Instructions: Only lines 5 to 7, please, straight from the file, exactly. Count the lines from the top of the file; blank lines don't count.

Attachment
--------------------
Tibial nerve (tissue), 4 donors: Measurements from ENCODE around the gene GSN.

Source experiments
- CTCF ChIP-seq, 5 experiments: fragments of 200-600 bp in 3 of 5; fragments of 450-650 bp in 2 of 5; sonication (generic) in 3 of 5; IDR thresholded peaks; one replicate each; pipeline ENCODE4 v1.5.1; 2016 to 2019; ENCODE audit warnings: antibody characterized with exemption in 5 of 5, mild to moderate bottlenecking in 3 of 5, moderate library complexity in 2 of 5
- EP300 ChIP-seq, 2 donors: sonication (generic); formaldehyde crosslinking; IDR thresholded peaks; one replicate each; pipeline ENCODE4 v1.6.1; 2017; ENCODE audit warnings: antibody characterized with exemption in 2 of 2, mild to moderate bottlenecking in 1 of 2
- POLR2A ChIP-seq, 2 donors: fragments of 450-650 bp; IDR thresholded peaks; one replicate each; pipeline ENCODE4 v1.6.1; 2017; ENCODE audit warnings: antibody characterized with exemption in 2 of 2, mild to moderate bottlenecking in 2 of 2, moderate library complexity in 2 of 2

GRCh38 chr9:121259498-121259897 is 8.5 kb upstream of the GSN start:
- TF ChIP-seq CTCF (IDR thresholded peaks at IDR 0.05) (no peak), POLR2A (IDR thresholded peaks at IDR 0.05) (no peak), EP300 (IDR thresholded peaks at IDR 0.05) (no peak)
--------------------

- POLR2A ChIP-seq, 2 donors: fragments of 450-650 bp; IDR thresholded peaks; one replicate each; pipeline ENCODE4 v1.6.1; 2017; ENCODE audit warnings: antibody characterized with exemption in 2 of 2, mild to moderate bottlenecking in 2 of 2, moderate library complexity in 2 of 2

GRCh38 chr9:121259498-121259897 is 8.5 kb upstream of the GSN start:
- TF ChIP-seq CTCF (IDR thresholded peaks at IDR 0.05) (no peak), POLR2A (IDR thresholded peaks at IDR 0.05) (no peak), EP300 (IDR thresholded peaks at IDR 0.05) (no peak)